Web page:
Illegal work force can generate taxes but also has costs
Opponents: Cheap labor is no bargain
By Paula J. Owen
The Telegram (Worcester, MA), July 5, 2009
Leominster — It seems incongruous to some that immigrants living illegally in this country can get work permits, find jobs and even pay taxes without being deported.
Bob Dane, spokesman for the Washington, D.C.-based Federation for American Immigration Reform, said the problem is unscrupulous employers who provide illegal immigrants with jobs.
'Cheap labor isnt a bargain,' he said. 'Employers costs are transferred to Americans. In Massachusetts, $580 million is spent annually to subsidize immigration.'
FAIR estimates there are 11.6 million illegal immigrants in the United States. The organization doesnt align itself with the camp that contends mass deportation of 12 million illegal immigrants is the answer, but it doesnt believe mass amnesty makes much sense, either. More border patrol agents and interior enforcement are needed, Mr. Dane said, along with increasing document verification 'so we know who is who.'
'For all we know, 20 people could be using your Social Security number right now,' he said.
Even when an immigrant pays taxes, it costs Americans more than the immigrant contributes into the system, according to Mr. Dane.
'Were not soft-hearted on illegals if they pay taxes,' he said. 'Its a down payment on the enormous cost they have on the U.S.'
The largest cost of illegals is K-12 education, totaling $28.6 billion annually, Mr. Dane said. Of that, $12 billion is spent annually to educate illegal alien students and the remainder is to educate U.S.-born children of illegal aliens, who are considered U.S. citizens.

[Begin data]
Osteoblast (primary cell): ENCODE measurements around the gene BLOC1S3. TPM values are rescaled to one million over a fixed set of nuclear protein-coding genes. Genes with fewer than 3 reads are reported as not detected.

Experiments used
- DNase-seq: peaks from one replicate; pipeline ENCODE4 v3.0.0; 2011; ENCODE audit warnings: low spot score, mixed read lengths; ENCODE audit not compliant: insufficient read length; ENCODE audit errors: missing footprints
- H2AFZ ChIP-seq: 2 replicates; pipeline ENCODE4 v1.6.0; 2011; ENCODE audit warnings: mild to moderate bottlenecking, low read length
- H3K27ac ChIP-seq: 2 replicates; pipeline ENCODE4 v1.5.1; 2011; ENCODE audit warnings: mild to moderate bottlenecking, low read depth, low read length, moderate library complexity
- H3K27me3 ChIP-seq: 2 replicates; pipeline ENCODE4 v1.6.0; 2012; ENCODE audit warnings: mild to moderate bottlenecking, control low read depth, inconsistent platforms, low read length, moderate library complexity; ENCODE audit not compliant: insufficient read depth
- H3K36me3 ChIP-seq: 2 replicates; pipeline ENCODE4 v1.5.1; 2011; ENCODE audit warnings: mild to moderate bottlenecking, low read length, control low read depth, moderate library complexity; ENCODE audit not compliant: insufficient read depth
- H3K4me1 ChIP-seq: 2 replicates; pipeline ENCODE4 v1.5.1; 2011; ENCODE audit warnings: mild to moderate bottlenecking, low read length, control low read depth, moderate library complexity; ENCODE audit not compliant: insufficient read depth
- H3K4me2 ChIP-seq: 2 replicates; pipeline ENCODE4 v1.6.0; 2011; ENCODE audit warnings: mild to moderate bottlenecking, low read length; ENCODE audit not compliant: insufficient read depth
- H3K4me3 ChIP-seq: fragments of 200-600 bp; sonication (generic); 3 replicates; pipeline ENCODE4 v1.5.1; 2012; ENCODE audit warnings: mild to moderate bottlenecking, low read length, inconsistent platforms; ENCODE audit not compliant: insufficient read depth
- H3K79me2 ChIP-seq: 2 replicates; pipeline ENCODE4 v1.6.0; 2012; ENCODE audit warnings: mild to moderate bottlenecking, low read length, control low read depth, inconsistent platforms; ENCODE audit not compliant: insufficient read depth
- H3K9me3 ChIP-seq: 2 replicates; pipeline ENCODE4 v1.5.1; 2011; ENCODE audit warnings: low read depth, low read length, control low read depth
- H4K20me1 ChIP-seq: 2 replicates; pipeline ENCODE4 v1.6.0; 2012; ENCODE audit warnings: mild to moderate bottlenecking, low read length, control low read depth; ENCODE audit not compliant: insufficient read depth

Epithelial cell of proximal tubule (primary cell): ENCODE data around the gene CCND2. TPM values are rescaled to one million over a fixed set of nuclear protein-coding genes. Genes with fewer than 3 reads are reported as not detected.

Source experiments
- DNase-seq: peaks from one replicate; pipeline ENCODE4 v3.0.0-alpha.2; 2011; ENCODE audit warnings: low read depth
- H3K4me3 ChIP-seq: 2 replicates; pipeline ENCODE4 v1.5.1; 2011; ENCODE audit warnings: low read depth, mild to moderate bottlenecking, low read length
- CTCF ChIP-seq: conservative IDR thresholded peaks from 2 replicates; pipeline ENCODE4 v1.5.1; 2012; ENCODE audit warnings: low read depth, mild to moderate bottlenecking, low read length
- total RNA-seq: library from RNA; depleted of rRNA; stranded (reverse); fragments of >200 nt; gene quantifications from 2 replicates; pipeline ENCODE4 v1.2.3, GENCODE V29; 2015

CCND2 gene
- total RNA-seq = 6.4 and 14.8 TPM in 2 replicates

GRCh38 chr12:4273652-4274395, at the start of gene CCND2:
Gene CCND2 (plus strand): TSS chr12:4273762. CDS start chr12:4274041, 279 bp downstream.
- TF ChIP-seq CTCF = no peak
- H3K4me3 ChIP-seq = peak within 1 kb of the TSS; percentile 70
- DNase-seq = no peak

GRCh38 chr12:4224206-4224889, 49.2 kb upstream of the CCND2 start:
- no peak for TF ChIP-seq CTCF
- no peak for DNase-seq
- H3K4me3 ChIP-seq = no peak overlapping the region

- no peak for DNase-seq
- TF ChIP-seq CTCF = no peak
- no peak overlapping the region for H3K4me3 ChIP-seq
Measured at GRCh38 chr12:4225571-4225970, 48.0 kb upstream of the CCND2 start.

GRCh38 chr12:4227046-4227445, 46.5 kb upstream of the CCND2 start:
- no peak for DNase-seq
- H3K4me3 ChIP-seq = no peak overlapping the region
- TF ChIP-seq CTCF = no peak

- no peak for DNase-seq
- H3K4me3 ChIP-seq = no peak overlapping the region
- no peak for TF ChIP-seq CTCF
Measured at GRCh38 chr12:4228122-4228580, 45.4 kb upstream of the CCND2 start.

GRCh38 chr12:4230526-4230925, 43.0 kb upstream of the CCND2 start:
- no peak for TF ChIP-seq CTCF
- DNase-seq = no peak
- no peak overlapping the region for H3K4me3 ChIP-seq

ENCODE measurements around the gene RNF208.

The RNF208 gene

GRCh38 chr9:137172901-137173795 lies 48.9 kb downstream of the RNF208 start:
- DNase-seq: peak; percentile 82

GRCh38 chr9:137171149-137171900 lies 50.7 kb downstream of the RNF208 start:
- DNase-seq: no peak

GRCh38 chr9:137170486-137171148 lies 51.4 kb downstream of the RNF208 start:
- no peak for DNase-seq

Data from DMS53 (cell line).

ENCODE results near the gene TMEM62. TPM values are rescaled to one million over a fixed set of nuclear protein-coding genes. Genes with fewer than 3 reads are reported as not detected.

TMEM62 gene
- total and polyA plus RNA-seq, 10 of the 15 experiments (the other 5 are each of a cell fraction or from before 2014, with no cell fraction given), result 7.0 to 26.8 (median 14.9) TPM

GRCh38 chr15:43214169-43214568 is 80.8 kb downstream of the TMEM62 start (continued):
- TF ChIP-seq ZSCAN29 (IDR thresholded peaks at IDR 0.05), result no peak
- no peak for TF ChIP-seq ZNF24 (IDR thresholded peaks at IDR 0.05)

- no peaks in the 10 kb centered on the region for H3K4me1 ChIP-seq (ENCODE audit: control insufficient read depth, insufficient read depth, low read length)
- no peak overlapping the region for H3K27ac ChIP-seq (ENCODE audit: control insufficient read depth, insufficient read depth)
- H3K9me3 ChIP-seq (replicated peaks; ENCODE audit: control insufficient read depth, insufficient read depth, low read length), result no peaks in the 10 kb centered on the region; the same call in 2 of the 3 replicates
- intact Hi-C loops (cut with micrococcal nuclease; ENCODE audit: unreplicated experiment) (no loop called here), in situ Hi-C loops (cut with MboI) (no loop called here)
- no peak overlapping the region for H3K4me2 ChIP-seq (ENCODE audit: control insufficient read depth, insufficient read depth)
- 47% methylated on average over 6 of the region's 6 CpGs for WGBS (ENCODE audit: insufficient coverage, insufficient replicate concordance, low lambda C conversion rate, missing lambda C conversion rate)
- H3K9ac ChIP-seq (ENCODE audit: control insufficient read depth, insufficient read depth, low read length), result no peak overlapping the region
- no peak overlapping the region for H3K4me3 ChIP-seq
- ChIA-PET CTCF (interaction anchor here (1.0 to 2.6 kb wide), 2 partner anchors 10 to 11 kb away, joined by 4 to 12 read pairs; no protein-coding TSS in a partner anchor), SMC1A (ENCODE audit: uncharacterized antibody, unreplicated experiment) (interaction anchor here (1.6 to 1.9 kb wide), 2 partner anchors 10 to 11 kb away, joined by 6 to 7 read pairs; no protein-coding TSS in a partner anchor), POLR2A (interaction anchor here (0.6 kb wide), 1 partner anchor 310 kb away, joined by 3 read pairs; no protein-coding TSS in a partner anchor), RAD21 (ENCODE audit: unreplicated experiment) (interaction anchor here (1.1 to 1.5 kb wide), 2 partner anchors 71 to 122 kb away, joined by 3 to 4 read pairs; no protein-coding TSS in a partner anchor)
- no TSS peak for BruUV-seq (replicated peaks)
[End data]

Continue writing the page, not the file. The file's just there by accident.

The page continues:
Alicia J. Alvez of Leominster came to the United States illegally 20 years ago. Like many illegal immigrants, she pays taxes with a tax identification number that she obtained from the Internal Revenue Service.
Many illegal immigrants work two or three jobs to survive, Ms. Alvez said. 'You have to work double because they pay you less.'
She, like many others, contends that the United States needs illegal immigrants. 'We are a large part of the work force.'
But according to a report compiled by the Center for Immigration Studies, the number of unemployed Americans with a high school education or less those who compete for employment with illegal immigrants has increased significantly over the past 10 years.
Kirk A. Carter, an immigration lawyer at Fletcher, Tilton & Whipple in Worcester, said obtaining a TIN through the IRS is relatively easy for an illegal immigrant.
'Immigrants have been doing it for years,' he said. 'They use a TIN number like a Social Security number. They pay millions, if not billions, of dollars that is taken from them and put into the Social Security retirement fund that they will never see any money from.'
Peggy Riley, an IRS media relations specialist, said TINs are not valid as IDs outside the tax system because they are strictly for tax processing. Strict standards for identification are not applied when issuing a TIN, she said, and a TIN does not change a persons immigration status or right to work.
Mr. Dane criticized the IRS policy of not checking a persons immigration status when issuing a TIN. 'The IRS is a collection agency and they just want their money,' he said.
While resources are available for enforcing immigration work laws, he added, only employers are targeted and the illegal population remains largely untouched. 'It sends the message it is OK to come and work as long as you dont get caught,' he said. 'Enforcement should target both supply and demand.'